Fighting with a bit of a crosswind I brought the little Cessna down the glideslope to 50ft, reduced power to idle and then floated down the runway, touching down a couple of hundred feet after the threshold with a little bump.

“OK, let’s stop and backtrack,” said the instructor, indicating that I’d been too greedy on the touchdown to do a touch-and-go. I swung Zulu-Uniform around and backtracked back to Charlie whilst doing a radio call.

“Taking off runway 19,” I said over the radio as we didn’t waste any time getting back into the air. Once on downwind we noticed the wind was really picking up from the west, bringing a wall of dark clouds our way. I configured again for landing, followed the same procedures as before – 800ft onto base, 500ft onto final, and again brought the Cessna down the approach path. This time I reduced power a little quickly and the left-yawing moment caught me a bit by surprise, exacerbated by the crosswind I was already trying to correct for. I corrected further and landed with another bump but on the centreline.

“Full power,” said the instructor, and I took her back into the sky.

On our fifth time around the circuit the wind was even stronger, I was pointing the nose 20 degrees to the left just to go straight on downwind.

I configured for landing, turned onto base, then onto final. The approach profile was good, despite the nose being off to the right now and the runway practically being in the side window. At 200ft my instructor surprised me. “Go around.”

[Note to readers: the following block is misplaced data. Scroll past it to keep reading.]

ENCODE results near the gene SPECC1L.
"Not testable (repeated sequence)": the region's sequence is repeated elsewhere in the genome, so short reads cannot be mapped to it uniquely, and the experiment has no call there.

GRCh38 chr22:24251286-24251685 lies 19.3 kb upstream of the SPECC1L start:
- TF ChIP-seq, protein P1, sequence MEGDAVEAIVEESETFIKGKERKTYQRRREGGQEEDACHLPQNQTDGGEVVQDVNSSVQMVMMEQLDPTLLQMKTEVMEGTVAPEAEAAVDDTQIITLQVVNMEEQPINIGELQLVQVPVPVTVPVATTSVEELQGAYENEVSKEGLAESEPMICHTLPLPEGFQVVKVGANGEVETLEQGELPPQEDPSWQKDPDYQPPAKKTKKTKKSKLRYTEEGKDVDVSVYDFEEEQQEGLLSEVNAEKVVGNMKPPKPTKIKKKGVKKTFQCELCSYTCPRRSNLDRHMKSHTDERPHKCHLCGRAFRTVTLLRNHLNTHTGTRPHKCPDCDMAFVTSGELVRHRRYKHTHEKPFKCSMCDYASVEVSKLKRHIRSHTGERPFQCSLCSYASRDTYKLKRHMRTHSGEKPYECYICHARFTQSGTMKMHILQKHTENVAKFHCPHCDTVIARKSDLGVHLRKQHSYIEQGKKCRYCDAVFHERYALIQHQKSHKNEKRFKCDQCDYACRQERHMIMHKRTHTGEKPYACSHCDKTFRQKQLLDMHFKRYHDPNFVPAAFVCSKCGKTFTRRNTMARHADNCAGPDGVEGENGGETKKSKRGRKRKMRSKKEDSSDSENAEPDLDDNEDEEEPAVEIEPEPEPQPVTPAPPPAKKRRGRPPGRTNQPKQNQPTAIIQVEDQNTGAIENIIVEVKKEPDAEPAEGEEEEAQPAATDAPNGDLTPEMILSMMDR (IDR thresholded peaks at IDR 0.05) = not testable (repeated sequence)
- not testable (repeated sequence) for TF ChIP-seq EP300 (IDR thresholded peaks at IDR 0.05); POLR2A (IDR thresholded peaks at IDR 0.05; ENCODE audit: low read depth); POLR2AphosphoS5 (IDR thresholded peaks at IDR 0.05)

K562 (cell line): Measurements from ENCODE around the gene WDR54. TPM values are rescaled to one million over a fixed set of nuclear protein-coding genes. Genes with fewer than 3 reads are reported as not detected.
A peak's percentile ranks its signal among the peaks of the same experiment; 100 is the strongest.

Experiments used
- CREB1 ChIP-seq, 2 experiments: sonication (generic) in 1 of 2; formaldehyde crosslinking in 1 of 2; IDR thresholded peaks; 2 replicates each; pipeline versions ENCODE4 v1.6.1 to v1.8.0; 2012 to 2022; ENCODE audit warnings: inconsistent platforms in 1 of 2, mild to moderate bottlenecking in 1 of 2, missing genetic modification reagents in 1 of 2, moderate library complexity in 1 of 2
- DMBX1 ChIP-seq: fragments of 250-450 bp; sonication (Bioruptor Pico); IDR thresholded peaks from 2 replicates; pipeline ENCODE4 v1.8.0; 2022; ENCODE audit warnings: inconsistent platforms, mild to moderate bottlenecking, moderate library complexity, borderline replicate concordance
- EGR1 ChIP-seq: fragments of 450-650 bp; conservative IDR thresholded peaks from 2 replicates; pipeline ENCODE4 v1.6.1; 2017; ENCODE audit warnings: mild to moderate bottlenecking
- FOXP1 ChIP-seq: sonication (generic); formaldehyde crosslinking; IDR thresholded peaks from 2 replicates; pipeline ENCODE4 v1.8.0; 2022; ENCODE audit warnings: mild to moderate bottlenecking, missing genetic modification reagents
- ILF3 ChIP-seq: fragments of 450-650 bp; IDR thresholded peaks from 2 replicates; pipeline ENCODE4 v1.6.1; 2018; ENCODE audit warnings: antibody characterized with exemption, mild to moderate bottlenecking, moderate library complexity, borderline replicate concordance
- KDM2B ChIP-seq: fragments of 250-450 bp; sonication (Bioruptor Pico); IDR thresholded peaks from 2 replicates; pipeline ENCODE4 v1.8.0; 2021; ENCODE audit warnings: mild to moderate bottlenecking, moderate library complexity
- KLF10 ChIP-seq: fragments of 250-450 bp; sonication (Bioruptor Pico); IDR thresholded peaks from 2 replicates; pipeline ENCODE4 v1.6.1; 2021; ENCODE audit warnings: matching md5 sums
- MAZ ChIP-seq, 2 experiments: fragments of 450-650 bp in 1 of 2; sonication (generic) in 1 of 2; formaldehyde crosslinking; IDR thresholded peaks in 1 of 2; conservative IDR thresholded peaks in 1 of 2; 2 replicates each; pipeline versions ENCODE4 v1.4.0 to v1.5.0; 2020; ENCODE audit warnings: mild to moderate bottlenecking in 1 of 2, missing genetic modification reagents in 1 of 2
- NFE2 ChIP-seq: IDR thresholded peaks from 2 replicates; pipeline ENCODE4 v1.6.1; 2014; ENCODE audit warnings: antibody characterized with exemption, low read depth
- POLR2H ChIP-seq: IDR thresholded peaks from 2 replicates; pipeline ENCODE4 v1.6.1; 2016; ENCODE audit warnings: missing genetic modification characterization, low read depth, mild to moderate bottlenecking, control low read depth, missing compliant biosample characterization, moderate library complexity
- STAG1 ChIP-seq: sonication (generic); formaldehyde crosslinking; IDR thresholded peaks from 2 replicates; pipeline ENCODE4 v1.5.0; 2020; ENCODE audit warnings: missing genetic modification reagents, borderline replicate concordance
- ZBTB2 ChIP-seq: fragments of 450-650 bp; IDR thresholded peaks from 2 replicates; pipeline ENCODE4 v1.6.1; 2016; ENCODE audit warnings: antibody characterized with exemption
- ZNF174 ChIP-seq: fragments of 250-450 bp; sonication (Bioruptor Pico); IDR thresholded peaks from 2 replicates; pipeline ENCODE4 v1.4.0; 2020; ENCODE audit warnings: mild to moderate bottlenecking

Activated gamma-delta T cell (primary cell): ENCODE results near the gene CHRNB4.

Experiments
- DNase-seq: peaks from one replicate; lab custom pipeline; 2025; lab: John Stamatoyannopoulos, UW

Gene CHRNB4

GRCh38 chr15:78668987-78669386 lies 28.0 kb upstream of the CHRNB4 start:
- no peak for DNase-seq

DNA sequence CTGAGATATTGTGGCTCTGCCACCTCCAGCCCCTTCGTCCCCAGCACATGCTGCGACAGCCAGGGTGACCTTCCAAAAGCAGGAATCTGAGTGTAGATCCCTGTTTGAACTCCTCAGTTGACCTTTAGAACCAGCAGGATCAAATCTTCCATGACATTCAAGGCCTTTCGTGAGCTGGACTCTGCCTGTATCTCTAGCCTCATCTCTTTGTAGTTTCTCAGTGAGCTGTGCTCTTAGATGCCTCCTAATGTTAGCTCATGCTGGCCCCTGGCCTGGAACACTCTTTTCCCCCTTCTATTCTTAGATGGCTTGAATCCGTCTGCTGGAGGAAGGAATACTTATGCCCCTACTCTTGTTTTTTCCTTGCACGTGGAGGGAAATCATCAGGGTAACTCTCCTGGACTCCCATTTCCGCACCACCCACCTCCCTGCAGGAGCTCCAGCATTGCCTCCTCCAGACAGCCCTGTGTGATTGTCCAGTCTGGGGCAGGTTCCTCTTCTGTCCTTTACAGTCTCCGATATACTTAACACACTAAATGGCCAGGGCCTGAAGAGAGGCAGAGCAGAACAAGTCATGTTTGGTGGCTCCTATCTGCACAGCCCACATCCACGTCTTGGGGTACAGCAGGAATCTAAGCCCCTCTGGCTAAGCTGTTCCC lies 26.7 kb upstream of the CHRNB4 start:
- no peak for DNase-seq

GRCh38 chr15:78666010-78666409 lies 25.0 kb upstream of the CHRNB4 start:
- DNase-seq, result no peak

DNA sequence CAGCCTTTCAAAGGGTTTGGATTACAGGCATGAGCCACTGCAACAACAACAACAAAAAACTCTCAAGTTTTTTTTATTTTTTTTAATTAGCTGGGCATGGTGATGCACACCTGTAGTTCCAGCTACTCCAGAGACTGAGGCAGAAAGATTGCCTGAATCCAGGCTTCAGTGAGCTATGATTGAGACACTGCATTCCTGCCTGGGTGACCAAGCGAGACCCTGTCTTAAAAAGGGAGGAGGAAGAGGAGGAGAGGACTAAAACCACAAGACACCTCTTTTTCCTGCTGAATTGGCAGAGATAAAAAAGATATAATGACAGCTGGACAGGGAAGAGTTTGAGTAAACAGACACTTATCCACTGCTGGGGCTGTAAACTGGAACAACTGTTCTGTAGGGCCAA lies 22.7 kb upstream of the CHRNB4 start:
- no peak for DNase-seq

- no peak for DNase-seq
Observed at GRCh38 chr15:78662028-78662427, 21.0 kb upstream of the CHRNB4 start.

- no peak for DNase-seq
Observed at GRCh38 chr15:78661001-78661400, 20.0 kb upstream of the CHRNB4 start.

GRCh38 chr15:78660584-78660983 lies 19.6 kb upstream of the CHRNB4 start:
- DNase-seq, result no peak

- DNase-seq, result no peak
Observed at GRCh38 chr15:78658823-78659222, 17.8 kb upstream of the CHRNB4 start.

I clumsily pushed in the power, added right rudder to control the yaw, and pointed the nose up.

“Carb heat,” said the instructor. I pushed it in. “It probably won’t kill you but you really want all that engine power.”

With the wind sock fully horizontal and perpendicular to runway 19 indicating a greater than 15 knot (17mph) crosswind, we opted to switch runways to runway 25 (nee 26). “Golf Zulu Uniform going around, switching runways to 25,” the instructor radio’d on the AGCS frequency.

After landing, note the perky wind sock showing the crosswind we were contending with during the earlier landings.

I turned left onto left downwind for runway 25, then onto base. Runway 25 has a longer base leg than 19 so I waited until almost turning final before setting up for landing. Carb heat, 1500rpm, white arc, flaps, pitch and trim for 60kts.

I thought we looked really high but the instructor explained that with a strong headwind you want to look high because you actually have more air (i.e. the wind) to descend through than normal and he was right. At 100ft above the ground I was nicely lined up with the runway and looking down the runway to stay lined up.

Evasive Action

“What the…! I have control,” said the instructor, grabbing the controls and swinging the aircraft hard to the left in what felt like a handbrake turn.

As we turned I noticed right in front of us was a hay bale. Not on the ground, but 50 feet in the air in our path. Attached to the bale was a fork lift crane at full boom extension. I had completely missed it as my focus was down the runway. If I’d been on a solo flight I’d likely be dead now.

We were able to salvage the approach and landed on the numbers but feeling a bit shaken up with some serious questions to ask of the farmer next door.

We taxiied back to parking, ran the shut-down checklists, took a quick selfie (below) and had the debrief on the walk back to the clubhouse.

A versatile tool that just loves to fly, also pictured: the Cessna 150E